Detective and mystery stories

02/08/2011 - 3:31am
The Woman in White by Wilkie Collins

Dateline: Hampstead, London, 1851

Twenty-something drawing master William Hartright was passing a pleasant evening en route to his next assignment as a live-in tutor for two young ladies at Limmeridge House when he was accosted by a young woman oddly garbed all in white who begged for his help. She refused to tell him her name, from whence she came or to where she was going. Being a gentleman, he escorted her, as was her design, to the nearest cab stand. Along the way, they chatted—The Woman in White, oddly intense and excitable, and he, curious to find out what he could about this very determined lady in distress.
 
What he did discover was that she knew the family who had hired him but, warm as her feelings seemed to be to the Fairlies, she was sufficiently troubled by another horror to bolt into the procured cab and race off towards her unstated destination. A few minutes later, Mr. Hartright saw another carriage driving recklessly and pulling up short near a policeman. The men in the carriage shouted to the officer—had he seen a woman in white? She had just escaped from their private insane asylum.
02/05/2010 - 10:49am

Chester Himes had a hard life, even for someone growing up in the 'thirties. He took some knocks early on, knocks many people get in life; it was the racism he encountered in LA that made him bitter, a bitterness which put a fire in his belly and informed so much of his best work. Himes probably would have drawn little consolation over the fact he was breaking new trails for  authors such as  Walter Mosley. But he did.

12/04/2009 - 2:24pm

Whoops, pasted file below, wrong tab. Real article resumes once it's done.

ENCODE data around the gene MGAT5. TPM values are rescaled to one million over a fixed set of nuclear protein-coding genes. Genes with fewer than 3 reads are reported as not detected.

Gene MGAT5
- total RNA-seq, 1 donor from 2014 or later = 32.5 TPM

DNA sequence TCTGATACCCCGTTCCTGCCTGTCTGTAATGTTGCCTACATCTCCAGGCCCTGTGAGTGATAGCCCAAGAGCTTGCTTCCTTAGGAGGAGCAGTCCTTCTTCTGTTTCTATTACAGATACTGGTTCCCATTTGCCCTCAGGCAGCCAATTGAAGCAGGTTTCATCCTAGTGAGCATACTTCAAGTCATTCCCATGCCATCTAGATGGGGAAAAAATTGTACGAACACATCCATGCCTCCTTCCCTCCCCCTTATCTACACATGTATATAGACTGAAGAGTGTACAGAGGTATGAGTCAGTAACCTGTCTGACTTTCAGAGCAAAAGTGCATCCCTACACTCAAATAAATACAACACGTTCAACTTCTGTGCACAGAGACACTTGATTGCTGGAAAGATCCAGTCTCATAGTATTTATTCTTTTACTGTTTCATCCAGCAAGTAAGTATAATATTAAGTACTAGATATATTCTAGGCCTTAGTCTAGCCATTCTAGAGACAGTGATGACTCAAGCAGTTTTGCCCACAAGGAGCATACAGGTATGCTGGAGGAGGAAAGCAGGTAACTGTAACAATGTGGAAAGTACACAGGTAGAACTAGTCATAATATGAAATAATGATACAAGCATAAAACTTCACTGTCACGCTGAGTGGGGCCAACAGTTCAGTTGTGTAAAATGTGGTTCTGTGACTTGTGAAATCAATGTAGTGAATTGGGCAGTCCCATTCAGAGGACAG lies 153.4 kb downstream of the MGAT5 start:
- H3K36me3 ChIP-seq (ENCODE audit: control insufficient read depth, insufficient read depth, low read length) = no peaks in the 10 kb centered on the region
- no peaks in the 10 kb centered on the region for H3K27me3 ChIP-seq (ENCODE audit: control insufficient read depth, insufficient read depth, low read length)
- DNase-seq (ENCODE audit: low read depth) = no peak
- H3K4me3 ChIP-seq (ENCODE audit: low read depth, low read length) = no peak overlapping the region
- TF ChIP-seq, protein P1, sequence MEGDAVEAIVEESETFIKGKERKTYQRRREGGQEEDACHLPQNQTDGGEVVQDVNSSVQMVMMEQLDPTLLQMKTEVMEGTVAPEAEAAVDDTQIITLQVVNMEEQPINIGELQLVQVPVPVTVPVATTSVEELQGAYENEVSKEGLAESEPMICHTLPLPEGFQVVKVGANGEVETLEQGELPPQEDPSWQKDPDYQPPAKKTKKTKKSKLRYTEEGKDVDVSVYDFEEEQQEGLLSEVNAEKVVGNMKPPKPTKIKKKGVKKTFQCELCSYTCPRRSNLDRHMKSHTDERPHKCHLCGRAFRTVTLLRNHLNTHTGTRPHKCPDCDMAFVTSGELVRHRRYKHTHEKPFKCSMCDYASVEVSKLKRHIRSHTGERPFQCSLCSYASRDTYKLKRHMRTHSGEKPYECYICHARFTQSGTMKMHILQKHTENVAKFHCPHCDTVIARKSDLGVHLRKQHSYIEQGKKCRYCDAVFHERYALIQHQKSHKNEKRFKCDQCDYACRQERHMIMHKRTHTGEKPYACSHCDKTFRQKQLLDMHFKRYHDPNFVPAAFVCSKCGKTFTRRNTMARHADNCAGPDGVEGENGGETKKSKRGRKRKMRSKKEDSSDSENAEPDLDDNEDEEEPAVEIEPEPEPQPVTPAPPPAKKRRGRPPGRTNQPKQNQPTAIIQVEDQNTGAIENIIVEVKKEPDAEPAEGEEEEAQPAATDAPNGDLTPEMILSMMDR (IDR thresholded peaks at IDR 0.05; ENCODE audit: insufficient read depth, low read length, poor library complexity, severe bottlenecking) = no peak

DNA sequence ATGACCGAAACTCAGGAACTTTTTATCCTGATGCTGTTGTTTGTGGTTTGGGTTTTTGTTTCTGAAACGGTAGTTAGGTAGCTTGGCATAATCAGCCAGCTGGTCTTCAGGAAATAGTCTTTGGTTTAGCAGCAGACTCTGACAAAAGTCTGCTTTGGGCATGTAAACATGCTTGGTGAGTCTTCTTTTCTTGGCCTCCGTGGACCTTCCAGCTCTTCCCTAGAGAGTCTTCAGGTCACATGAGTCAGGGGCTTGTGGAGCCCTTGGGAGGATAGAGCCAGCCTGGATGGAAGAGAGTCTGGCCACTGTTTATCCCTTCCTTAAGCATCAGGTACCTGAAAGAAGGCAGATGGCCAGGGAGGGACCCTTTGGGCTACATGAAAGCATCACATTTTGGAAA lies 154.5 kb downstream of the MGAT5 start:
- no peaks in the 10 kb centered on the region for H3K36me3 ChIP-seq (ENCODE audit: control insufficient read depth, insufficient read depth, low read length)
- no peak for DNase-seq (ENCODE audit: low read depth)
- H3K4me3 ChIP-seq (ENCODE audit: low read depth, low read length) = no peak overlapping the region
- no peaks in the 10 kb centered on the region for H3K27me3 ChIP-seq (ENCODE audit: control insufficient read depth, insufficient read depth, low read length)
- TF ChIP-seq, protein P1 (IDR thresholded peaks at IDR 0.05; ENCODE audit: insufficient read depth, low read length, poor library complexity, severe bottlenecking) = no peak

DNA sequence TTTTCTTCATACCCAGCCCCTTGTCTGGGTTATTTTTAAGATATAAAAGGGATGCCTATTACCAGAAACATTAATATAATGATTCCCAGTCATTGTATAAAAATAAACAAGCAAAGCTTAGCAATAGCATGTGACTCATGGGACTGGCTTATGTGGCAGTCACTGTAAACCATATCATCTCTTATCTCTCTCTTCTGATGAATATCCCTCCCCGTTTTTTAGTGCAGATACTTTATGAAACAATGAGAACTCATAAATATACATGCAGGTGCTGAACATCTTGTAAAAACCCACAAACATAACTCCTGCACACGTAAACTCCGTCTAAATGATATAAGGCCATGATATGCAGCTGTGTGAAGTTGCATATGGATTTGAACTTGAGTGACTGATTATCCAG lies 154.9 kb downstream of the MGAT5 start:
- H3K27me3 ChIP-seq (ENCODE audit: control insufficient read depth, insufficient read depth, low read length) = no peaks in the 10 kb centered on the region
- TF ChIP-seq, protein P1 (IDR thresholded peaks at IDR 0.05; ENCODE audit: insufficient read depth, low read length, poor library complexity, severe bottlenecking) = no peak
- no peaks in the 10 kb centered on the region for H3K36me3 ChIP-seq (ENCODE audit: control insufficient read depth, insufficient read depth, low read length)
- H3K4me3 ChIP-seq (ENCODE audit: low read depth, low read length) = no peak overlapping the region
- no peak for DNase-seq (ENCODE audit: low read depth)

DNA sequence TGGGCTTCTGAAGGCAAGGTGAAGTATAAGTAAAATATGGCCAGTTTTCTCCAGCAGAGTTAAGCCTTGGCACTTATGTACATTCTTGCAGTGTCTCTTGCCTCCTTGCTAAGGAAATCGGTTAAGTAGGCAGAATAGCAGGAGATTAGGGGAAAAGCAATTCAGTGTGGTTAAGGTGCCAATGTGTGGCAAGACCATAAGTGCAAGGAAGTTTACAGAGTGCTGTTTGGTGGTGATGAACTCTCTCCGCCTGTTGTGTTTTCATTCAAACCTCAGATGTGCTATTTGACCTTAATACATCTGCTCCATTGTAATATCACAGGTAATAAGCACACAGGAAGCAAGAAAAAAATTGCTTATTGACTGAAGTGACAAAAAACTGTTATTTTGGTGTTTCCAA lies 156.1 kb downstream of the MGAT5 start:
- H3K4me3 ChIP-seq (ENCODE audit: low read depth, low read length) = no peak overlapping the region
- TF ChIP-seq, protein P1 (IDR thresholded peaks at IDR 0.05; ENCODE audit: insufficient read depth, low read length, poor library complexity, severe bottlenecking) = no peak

Detective fiction remains a major field in popular literature both for authors and readers.Many new trends and subgenres have emerged in literary detective fiction during the last twenty years, both redefining and broadening the genre.Some of the currently popular subgenres are historical fiction, fiction featuring minority characters, and detective fiction set outside of traditional locations.In fact, detective fiction has become such a diverse genre of literature that it appears to be splitting into several distinct genres, each with its own style and method of gripping readers’ attention.

07/02/2010 - 10:38am

One of the sub-genres that defined classic American crime and detective movies was film noir, a style that was pervasive in detective films of the 1940s and 1950s. Film noir arose during the post-World War II period in the United States as a generation that fought in one of the most brutal conflicts the world had ever seen returned home to a changed America where jobs were scarce and the national mood seemed darker and more cynical than during the war itself. 

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